- GBP is the strongest currency after higher inflation in August
- Crude prices gain as OPEC is likely to discuss more than a 3 month deal extension
- Yields are on the rise across the board as Irma risks recede
The British pound is by far the strongest currency in G10 following higher than estimated inflation numbers for August, even as higher price dynamic is likely to dial back purchasing power of UK’s consumers. An increase has been boosted by higher prices in sectors such as clothing and footwear, household and communication. The pound is gaining 0.8% against the greenback. The UK 10Y yield has jumped all but 4 bps in response to quicker pace of price growth.
Nonetheless, yields are on the rise across the board, for instance the US 10Y yield is increasing almost 3 bps, which supports declines on the EURUSD even as the 10Y bund is moving up 3.5 bps. On top of that, the NZD is being in demand after a poll giving an advantage for the National Party over the Labor Party ahead of the general election scheduled on September 23.
Taking a look at commodities, crude prices have been propped up by the OPEC’s headline suggesting that a longer than 3 month deal extension could be on the table. Nevertheless, length of an extension will depend on state of global oil market. As a result WTI prices are rising 0.6% while its European peer is gaining 0.4% meaning the spread has narrowed slightly.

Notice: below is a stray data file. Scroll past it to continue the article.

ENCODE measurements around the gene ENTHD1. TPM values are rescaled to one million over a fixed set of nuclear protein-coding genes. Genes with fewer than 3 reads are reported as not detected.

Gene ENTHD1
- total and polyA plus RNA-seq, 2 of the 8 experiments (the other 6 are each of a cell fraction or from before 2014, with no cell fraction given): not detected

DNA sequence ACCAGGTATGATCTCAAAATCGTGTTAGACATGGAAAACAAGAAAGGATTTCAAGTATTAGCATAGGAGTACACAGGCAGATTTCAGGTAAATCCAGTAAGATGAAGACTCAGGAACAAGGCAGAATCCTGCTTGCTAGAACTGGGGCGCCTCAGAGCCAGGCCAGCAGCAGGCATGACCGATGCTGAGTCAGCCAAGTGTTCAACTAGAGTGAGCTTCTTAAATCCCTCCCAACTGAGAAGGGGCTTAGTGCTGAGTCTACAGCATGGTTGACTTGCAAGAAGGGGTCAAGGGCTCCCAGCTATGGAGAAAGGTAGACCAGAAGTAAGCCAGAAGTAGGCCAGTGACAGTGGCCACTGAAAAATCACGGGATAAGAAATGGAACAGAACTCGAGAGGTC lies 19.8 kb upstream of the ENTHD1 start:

After quite the upbeat session seen across Asia, the European indices have started the day higher being still hastened by receding risks related to the hurricane Irma. On top of that, rising US yields are propping up the US futures which are pointing to a sturdy opening. On the other hand, stock investors might be fond of the subdued performance of the euro which is gaining just slightly in early trading.
The UN Security Council approved yesterday new sanctions aimed at punishing North Korea for its latest missile and nuclear tests, though the US scrapped demands such as an oil embargo in order to get both Russia and China on board supporting renewed sanctions. Cutting imports of refined petroleum products and banning textile exports are among them.
The NOK could be quite interesting this week as the currency was under pressure yesterday on political uncertainty. The country went to polls and as it seems the ruling conservative prime minister was able to strike a narrow victory over a millionaire opponent. Markets could like the result as she promised tax cuts (unlike her opponent who wanted higher taxes for the rich) and offers continuation, albeit her coalition necessary for the majority is quite complex.
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